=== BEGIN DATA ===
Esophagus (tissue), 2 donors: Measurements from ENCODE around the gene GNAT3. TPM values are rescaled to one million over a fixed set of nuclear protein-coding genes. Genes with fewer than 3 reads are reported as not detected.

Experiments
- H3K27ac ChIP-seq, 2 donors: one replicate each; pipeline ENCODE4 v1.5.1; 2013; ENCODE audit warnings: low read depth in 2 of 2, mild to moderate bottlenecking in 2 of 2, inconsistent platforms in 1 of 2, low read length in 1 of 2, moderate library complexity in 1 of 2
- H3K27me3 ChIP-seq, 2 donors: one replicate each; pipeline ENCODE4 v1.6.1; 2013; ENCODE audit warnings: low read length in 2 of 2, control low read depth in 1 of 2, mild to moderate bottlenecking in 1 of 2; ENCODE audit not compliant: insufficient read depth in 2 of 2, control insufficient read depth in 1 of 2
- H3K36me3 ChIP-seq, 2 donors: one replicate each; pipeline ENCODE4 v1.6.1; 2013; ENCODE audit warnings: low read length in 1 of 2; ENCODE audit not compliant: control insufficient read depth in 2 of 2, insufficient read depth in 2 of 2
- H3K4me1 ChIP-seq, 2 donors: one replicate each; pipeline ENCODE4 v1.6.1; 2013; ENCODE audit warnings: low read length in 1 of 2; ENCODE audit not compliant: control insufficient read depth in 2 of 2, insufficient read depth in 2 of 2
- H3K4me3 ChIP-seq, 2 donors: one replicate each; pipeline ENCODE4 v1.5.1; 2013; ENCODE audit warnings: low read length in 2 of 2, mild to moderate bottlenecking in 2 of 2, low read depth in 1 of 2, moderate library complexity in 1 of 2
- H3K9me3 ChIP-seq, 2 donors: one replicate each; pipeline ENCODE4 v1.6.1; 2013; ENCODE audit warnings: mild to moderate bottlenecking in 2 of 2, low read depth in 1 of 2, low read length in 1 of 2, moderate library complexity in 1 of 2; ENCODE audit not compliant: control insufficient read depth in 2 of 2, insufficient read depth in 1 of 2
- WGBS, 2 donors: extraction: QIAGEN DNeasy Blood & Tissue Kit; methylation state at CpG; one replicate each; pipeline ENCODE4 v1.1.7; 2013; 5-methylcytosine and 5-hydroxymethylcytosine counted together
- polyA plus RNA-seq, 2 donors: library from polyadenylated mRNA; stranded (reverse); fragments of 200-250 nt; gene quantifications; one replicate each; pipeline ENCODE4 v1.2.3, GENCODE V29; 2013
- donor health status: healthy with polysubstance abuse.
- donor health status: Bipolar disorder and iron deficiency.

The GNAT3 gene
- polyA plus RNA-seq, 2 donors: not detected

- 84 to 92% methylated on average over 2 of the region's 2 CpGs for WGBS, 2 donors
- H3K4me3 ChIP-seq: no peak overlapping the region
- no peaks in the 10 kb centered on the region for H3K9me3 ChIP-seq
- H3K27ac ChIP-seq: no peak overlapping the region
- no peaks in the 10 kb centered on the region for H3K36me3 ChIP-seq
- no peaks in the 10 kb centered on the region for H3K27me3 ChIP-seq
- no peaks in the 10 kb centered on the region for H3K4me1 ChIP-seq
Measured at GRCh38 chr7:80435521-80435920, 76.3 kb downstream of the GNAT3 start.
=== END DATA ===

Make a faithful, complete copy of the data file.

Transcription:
Esophagus (tissue), 2 donors: Measurements from ENCODE around the gene GNAT3. TPM values are rescaled to one million over a fixed set of nuclear protein-coding genes. Genes with fewer than 3 reads are reported as not detected.

Experiments
- H3K27ac ChIP-seq, 2 donors: one replicate each; pipeline ENCODE4 v1.5.1; 2013; ENCODE audit warnings: low read depth in 2 of 2, mild to moderate bottlenecking in 2 of 2, inconsistent platforms in 1 of 2, low read length in 1 of 2, moderate library complexity in 1 of 2
- H3K27me3 ChIP-seq, 2 donors: one replicate each; pipeline ENCODE4 v1.6.1; 2013; ENCODE audit warnings: low read length in 2 of 2, control low read depth in 1 of 2, mild to moderate bottlenecking in 1 of 2; ENCODE audit not compliant: insufficient read depth in 2 of 2, control insufficient read depth in 1 of 2
- H3K36me3 ChIP-seq, 2 donors: one replicate each; pipeline ENCODE4 v1.6.1; 2013; ENCODE audit warnings: low read length in 1 of 2; ENCODE audit not compliant: control insufficient read depth in 2 of 2, insufficient read depth in 2 of 2
- H3K4me1 ChIP-seq, 2 donors: one replicate each; pipeline ENCODE4 v1.6.1; 2013; ENCODE audit warnings: low read length in 1 of 2; ENCODE audit not compliant: control insufficient read depth in 2 of 2, insufficient read depth in 2 of 2
- H3K4me3 ChIP-seq, 2 donors: one replicate each; pipeline ENCODE4 v1.5.1; 2013; ENCODE audit warnings: low read length in 2 of 2, mild to moderate bottlenecking in 2 of 2, low read depth in 1 of 2, moderate library complexity in 1 of 2
- H3K9me3 ChIP-seq, 2 donors: one replicate each; pipeline ENCODE4 v1.6.1; 2013; ENCODE audit warnings: mild to moderate bottlenecking in 2 of 2, low read depth in 1 of 2, low read length in 1 of 2, moderate library complexity in 1 of 2; ENCODE audit not compliant: control insufficient read depth in 2 of 2, insufficient read depth in 1 of 2
- WGBS, 2 donors: extraction: QIAGEN DNeasy Blood & Tissue Kit; methylation state at CpG; one replicate each; pipeline ENCODE4 v1.1.7; 2013; 5-methylcytosine and 5-hydroxymethylcytosine counted together
- polyA plus RNA-seq, 2 donors: library from polyadenylated mRNA; stranded (reverse); fragments of 200-250 nt; gene quantifications; one replicate each; pipeline ENCODE4 v1.2.3, GENCODE V29; 2013
- donor health status: healthy with polysubstance abuse.
- donor health status: Bipolar disorder and iron deficiency.

The GNAT3 gene
- polyA plus RNA-seq, 2 donors: not detected

- 84 to 92% methylated on average over 2 of the region's 2 CpGs for WGBS, 2 donors
- H3K4me3 ChIP-seq: no peak overlapping the region
- no peaks in the 10 kb centered on the region for H3K9me3 ChIP-seq
- H3K27ac ChIP-seq: no peak overlapping the region
- no peaks in the 10 kb centered on the region for H3K36me3 ChIP-seq
- no peaks in the 10 kb centered on the region for H3K27me3 ChIP-seq
- no peaks in the 10 kb centered on the region for H3K4me1 ChIP-seq
Measured at GRCh38 chr7:80435521-80435920, 76.3 kb downstream of the GNAT3 start.